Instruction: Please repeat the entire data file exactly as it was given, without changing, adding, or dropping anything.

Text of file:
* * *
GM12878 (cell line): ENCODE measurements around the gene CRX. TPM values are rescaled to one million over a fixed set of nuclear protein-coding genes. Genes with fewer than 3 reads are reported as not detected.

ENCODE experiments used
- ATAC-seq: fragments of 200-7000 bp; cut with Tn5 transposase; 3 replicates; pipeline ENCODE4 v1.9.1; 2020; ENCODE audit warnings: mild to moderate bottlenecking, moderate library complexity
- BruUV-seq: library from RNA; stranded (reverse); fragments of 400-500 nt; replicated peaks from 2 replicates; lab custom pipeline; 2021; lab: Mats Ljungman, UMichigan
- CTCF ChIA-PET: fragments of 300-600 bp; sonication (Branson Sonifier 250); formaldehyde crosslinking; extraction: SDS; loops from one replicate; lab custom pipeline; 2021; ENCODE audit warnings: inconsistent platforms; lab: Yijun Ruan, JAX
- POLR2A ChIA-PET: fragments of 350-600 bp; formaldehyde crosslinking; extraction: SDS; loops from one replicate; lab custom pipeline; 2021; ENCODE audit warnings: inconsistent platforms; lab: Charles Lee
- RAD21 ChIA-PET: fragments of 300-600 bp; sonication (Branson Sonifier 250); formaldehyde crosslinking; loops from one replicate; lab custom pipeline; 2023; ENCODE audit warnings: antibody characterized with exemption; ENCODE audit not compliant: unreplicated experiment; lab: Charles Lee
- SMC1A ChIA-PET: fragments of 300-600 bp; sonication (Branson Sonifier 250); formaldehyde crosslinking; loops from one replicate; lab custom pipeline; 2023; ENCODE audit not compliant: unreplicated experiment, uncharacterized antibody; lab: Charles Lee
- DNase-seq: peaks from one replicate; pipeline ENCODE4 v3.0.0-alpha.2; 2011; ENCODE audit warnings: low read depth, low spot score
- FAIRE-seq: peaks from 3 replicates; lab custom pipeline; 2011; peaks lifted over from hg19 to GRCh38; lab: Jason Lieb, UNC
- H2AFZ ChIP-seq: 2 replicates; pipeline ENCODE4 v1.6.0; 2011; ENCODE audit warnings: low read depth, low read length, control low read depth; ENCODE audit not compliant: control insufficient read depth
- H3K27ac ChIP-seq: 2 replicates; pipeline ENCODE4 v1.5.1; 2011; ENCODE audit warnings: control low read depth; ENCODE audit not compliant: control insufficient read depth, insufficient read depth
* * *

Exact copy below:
GM12878 (cell line): ENCODE measurements around the gene CRX. TPM values are rescaled to one million over a fixed set of nuclear protein-coding genes. Genes with fewer than 3 reads are reported as not detected.

ENCODE experiments used
- ATAC-seq: fragments of 200-7000 bp; cut with Tn5 transposase; 3 replicates; pipeline ENCODE4 v1.9.1; 2020; ENCODE audit warnings: mild to moderate bottlenecking, moderate library complexity
- BruUV-seq: library from RNA; stranded (reverse); fragments of 400-500 nt; replicated peaks from 2 replicates; lab custom pipeline; 2021; lab: Mats Ljungman, UMichigan
- CTCF ChIA-PET: fragments of 300-600 bp; sonication (Branson Sonifier 250); formaldehyde crosslinking; extraction: SDS; loops from one replicate; lab custom pipeline; 2021; ENCODE audit warnings: inconsistent platforms; lab: Yijun Ruan, JAX
- POLR2A ChIA-PET: fragments of 350-600 bp; formaldehyde crosslinking; extraction: SDS; loops from one replicate; lab custom pipeline; 2021; ENCODE audit warnings: inconsistent platforms; lab: Charles Lee
- RAD21 ChIA-PET: fragments of 300-600 bp; sonication (Branson Sonifier 250); formaldehyde crosslinking; loops from one replicate; lab custom pipeline; 2023; ENCODE audit warnings: antibody characterized with exemption; ENCODE audit not compliant: unreplicated experiment; lab: Charles Lee
- SMC1A ChIA-PET: fragments of 300-600 bp; sonication (Branson Sonifier 250); formaldehyde crosslinking; loops from one replicate; lab custom pipeline; 2023; ENCODE audit not compliant: unreplicated experiment, uncharacterized antibody; lab: Charles Lee
- DNase-seq: peaks from one replicate; pipeline ENCODE4 v3.0.0-alpha.2; 2011; ENCODE audit warnings: low read depth, low spot score
- FAIRE-seq: peaks from 3 replicates; lab custom pipeline; 2011; peaks lifted over from hg19 to GRCh38; lab: Jason Lieb, UNC
- H2AFZ ChIP-seq: 2 replicates; pipeline ENCODE4 v1.6.0; 2011; ENCODE audit warnings: low read depth, low read length, control low read depth; ENCODE audit not compliant: control insufficient read depth
- H3K27ac ChIP-seq: 2 replicates; pipeline ENCODE4 v1.5.1; 2011; ENCODE audit warnings: control low read depth; ENCODE audit not compliant: control insufficient read depth, insufficient read depth